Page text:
Initially, other inmates thought he was too hot, with one pouring water on him after Riley lay on the floor in the common area, then moving in and out of his cell before that he finally goes to bed. The report says that was when prison medical staff were called and took him to their clinic and then to hospital.
A fire captain told detectives that Riley had no outward signs of trauma. The captain said he asked him if he had taken anything, “and the victim responded with a thumbs up,” the report said. Paramedics gave Riley a dose of Narcan en route to the hospital.
Riley arrived at the hospital “alert and conscious” and then became unresponsive, according to the report.
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Meanwhile, investigators first spoke with Riley’s cellmate who said he “didn’t fall or fight or anything that could have hurt him,” explaining later that he didn’t want to cause her any trouble.
It was not until after his death that corrections staff learned that there had been a brief scuffle between Riley and the other inmate just before 5 p.m. on March 4.
Inmates interviewed said it started when the suspect sold Riley a lunch for $2, but he didn’t get paid until he had already eaten it. The taller man got angry, words were exchanged and he “rushed” the victim in his cell, according to some accounts.
Riley held the other man away from him before punching him and putting him in a headlock. Riley was “slammed”, which caused him to bang his head against the table or the floor, according to one of the inmates. “The suspect then stood over the victim and continued to hit him while he was on the ground.”
An inmate said Riley was pushed and hit his head against a stool. Another said he was punched in the face, “tripped over the stool, hit his head against the wall and fell to the floor”.
“You hit me first,” the suspect was heard saying as others broke up the fight. Two called him back bragging “That’s what you get for f—— with a Louisville slugger.” Documents show it only lasted from 4:57 p.m. to 4:59 p.m.
“After the fight, the deceased victim and the suspect continued their activities in the prison,” the report said.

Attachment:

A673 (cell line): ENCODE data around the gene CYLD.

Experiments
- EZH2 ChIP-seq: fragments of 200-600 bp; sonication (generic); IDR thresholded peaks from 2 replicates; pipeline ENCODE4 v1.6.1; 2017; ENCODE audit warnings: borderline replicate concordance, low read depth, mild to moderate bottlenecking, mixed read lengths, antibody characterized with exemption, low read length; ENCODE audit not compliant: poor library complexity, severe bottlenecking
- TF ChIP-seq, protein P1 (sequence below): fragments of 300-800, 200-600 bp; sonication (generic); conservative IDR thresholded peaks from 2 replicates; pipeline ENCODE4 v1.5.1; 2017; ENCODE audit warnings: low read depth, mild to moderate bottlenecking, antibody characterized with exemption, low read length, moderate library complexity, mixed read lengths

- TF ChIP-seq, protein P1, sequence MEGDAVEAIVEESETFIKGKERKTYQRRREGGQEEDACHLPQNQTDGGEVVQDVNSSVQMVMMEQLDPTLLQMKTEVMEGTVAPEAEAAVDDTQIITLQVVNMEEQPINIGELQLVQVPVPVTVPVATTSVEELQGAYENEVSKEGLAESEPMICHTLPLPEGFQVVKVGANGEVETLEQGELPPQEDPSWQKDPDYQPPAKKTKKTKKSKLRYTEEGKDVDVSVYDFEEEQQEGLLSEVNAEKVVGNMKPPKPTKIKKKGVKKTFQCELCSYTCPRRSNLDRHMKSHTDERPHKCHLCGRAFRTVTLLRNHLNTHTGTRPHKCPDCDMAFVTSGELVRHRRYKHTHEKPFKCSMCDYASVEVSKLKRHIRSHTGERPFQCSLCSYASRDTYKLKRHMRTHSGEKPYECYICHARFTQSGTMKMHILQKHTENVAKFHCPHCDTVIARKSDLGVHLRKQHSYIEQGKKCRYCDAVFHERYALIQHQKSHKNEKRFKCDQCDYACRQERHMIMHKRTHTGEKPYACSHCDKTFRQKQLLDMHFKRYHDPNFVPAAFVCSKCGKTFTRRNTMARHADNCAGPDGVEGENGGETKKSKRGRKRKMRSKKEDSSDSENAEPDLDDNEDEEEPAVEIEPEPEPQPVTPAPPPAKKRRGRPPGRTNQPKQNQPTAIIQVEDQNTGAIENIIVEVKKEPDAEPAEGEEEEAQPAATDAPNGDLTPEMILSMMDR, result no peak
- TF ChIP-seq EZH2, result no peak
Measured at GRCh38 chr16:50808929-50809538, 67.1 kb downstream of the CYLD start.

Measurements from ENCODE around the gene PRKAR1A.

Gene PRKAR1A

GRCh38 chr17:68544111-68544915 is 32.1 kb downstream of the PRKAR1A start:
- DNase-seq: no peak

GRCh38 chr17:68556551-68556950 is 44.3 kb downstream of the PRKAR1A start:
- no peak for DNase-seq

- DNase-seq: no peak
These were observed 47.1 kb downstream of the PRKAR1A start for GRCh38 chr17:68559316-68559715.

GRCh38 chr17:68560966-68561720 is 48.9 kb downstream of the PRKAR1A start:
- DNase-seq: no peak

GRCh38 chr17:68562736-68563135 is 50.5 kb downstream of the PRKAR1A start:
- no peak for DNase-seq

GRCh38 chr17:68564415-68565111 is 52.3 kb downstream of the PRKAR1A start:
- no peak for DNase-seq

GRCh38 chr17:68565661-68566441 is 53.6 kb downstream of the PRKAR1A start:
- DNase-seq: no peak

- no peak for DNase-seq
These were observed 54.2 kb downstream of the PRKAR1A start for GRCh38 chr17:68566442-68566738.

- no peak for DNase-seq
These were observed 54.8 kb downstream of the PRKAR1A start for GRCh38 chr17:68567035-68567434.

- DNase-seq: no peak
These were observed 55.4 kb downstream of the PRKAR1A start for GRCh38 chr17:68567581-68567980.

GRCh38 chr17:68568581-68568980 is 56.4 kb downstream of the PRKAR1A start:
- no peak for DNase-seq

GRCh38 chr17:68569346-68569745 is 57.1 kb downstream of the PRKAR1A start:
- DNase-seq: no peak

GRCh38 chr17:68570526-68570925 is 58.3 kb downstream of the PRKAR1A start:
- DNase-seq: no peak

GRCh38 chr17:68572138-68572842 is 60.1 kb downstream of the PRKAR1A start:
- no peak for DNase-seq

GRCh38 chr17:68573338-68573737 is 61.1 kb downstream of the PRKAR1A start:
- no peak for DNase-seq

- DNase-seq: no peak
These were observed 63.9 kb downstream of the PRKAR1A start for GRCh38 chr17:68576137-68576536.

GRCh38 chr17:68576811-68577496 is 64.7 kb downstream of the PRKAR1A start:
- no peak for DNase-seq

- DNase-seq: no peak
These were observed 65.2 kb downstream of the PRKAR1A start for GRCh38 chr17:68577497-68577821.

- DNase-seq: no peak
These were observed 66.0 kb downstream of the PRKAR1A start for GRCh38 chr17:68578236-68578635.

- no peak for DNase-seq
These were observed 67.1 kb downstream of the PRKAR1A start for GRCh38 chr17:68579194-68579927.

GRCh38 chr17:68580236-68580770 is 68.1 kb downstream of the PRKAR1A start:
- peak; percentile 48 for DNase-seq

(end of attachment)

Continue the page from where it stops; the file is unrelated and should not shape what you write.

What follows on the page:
But the victim later complained of feeling unwell, hot and having a headache before “passing out and falling” before receiving medical attention.
A strange omission
None of the reports provided indicate whether the suspect was interviewed by detectives after Riley’s death.
Jail records show he was released on March 8, four days after the incident, for time served during an arrest on February 16 for failure to appear on a domestic battery charge.
The sheriff’s office did not respond if detectives spoke to him as part of the investigation after the death.
Both men have a long criminal past. The latter has 16 prior arrests in Jacksonville, mostly for minor offenses, according to prison records.
Riley only had Jacksonville for four counts of armed robbery. Court records show he pleaded guilty and was awaiting sentencing on September 26.
His Florida Department of Corrections file shows he was released from prison on August 16 after serving a four-year sentence on an assault and battery charge against a law enforcement officer in Union County.
Those same records show this is the latest of several overlapping convictions for assault and aggravated assault that began with a conviction for robbery with home invasion in June 2012.
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This article originally appeared on Florida Times-Union: Justifiable homicide ruled in brutal death of Jacksonville inmate